Prices of vegetables like carrots, lettuce, green pepper have seen a sharp increase affecting their sale on the market.

The situation is forcing many vendors to dispose of the perishable goods as some traders say they are beginning to record low sales and cannot break even.

Luv Business engaged actors in the value chain as experts predict an influx of the commodities in the coming months.

“Two of the carrots are selling at 15 Ghana cedis and four of the green peppers go for 5 cedis,” Helen, a vegetable trader, at the Ejisu market explains the costs of the varieties of vegetables she sells.

“I can’t sell this small quantity at a lesser price because I won’t break even,” she added.

Dorcas, also a vendor, sells cabbage, lettuce and other vegetables at the market.

The cost of her commodities has shot up twice the usual price.

“You could get more for the vegetables you buy. But now you will get less,” she lamented.

Prices of vegetables have in recent times increased astronomically, seeing an almost 100% price surge.

The traders attribute the price hike to the scarcity of the commodities and cost involved in transporting them from neighboring countries.

“We import some from Asante Mampong and others from Morocco. They are scarce because of the low rainfall. The lorry fares have also shot up the price,” the traders said.

Ghana has over the years imported a number of its farm produce like vegetables from neighboring countries including Côte D’Ivoire, Burkina Faso, Niger and Mali.

The incessant taste for foreign produce begs the question, “what is happening to the agricultural sector?”

Experts attribute the dwindling sector growth to the changing weather pattern and other logistical support for industry players, especially farmers.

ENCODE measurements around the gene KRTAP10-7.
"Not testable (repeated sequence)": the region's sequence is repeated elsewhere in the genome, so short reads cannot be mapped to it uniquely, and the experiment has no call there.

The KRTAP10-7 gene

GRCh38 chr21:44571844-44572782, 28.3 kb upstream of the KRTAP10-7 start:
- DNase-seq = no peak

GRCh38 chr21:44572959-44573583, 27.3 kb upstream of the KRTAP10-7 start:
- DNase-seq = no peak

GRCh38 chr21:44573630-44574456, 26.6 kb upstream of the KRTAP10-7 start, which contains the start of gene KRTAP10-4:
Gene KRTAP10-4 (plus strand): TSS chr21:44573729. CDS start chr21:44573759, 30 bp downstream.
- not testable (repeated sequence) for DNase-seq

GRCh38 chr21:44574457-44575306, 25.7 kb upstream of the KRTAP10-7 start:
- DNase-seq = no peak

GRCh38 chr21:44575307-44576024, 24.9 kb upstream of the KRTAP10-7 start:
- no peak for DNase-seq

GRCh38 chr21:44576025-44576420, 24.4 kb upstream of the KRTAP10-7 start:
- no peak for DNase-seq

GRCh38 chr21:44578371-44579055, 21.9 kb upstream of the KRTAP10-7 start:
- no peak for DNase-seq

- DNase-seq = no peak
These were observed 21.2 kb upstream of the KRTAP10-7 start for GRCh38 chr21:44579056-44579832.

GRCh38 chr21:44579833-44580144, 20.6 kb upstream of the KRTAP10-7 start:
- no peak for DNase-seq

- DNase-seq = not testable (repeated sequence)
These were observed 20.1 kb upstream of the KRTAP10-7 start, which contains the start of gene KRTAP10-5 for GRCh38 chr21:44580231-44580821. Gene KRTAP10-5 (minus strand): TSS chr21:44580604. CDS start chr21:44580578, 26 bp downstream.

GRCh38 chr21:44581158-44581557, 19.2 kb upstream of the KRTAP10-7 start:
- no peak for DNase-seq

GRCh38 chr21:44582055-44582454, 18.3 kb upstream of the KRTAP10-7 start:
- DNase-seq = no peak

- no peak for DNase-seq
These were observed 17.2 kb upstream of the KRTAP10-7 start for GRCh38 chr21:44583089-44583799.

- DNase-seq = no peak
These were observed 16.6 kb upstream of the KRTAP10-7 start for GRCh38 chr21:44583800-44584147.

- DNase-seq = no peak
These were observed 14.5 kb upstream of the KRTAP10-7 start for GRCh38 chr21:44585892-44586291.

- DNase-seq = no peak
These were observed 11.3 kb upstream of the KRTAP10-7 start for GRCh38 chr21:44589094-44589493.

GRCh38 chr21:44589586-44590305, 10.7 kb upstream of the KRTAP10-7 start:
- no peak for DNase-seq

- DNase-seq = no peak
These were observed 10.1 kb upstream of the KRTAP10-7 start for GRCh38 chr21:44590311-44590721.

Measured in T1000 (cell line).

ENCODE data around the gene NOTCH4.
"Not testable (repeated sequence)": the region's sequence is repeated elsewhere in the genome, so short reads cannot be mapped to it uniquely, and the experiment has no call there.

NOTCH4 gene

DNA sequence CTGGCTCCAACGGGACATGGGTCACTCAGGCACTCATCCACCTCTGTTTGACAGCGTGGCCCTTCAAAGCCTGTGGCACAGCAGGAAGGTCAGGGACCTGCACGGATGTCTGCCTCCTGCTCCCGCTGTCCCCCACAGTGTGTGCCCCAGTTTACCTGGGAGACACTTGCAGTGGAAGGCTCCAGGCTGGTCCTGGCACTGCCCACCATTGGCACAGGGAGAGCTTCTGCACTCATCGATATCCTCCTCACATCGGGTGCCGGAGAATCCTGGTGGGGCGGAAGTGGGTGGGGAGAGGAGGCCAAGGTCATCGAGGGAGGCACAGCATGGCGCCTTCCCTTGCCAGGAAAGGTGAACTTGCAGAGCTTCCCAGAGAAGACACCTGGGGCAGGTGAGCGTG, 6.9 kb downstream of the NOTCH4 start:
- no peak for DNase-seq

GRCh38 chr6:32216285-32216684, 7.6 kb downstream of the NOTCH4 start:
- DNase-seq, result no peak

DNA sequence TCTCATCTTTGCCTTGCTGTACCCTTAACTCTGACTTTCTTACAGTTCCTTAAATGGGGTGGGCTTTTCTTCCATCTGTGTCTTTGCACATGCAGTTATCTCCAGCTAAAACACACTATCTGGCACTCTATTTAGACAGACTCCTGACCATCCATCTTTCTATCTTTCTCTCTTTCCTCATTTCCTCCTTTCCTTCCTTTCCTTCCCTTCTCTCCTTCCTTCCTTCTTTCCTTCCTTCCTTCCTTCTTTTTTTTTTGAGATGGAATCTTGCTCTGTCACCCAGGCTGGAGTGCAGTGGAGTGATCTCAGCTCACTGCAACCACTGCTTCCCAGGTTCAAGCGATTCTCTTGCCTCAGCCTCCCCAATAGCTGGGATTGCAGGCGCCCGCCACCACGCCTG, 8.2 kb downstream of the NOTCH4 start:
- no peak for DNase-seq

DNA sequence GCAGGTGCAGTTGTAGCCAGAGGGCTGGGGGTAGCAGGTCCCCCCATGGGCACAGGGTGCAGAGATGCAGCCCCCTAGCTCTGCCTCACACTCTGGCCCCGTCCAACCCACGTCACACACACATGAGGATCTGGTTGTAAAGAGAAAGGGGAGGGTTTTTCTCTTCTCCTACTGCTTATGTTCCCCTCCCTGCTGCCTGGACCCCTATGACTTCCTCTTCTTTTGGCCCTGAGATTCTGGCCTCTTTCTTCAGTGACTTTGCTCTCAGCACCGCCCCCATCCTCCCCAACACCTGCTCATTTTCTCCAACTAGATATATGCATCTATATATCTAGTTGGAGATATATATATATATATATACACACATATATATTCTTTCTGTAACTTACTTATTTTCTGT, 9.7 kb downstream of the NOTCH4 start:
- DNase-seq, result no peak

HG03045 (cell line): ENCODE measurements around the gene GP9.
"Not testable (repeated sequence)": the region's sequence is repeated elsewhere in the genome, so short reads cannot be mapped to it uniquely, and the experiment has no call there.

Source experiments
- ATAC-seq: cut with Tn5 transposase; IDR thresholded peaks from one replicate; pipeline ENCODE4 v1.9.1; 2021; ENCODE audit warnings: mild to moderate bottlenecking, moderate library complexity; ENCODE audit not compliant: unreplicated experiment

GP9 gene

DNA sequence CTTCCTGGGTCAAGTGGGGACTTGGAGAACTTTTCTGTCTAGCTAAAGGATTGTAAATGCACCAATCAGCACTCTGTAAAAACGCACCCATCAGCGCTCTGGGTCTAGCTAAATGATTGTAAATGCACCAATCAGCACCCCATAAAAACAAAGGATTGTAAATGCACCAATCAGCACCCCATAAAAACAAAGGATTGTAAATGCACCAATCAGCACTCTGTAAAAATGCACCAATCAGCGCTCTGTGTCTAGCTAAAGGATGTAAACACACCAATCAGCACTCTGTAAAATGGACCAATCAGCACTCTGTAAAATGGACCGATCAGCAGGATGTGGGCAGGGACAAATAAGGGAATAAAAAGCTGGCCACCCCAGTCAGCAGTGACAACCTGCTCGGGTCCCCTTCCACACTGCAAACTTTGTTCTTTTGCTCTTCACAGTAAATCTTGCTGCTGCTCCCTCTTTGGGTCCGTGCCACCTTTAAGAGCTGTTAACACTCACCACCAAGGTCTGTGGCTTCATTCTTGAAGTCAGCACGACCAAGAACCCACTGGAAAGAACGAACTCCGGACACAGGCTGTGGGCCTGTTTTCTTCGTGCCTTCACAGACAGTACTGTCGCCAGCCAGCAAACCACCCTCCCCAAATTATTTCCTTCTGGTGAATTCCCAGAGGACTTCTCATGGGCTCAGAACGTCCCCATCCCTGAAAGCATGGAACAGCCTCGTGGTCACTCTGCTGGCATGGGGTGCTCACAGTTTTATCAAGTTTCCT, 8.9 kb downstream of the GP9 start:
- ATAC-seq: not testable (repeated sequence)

Director of Agriculture in the Ejisu municipality, Dr. David Anambam says the reduced supply of the commodities is a major factor contributing to the soaring prices.

He says a farming system dependent on irrigation is needed for all-year-round production to promote agriculture in Ghana.

“Many farmers are not working now during the off season especially those without irrigation. Because there are a few left and the demand is more than the supply, it will surely shoot up. If you want to promote agriculture under rainfed agriculture, I don’t think so,” he said.

Anthony Okyere, a vegetable farmer in the Ejisu municipality, like many farmers across the country is faces existential threats to his inherited farming business.

“The high sun intensity burnt all the crops. I nearly gave up after seeing my farm,” he sadly recounted.

For centuries, farming in Ghana has solely been dependent on rainfall, which agricultural experts say is a bane to the growth of the sector.

An agricultural economist at the Crops Research Institute of the Council for Scientific and Industrial Research, Dr. Natson Eyram Amengor is proffering possible solutions to the perennial challenge.

“If we want an immediate solution, it would be on improving the access roads and for long term, we should look at moving away from rainfed agriculture. We must enhance our storage and processing systems. Most often there are not storage facilities, so during the times where there is abundance of foodstuff, they go waste,” he said.

The increased prices of the commodities are heavily affecting their sales as the traders begin to experience low sales and post-harvest losses.

“Our commodities are spoil. We have to dispose them of,” Dorcas, the vegetable trader, added.

But despite the prevailing scarcity and challenging economic climate, vegetable consumers and traders should expect an ease soon.

“Somewhere in June-July we should expect more vegetables on the markets once the farmers begin to have the rains,” Dr. Anambam assured.

For the time being, lovers and vendors of vegetables must bear the brunt of soaring commodity prices.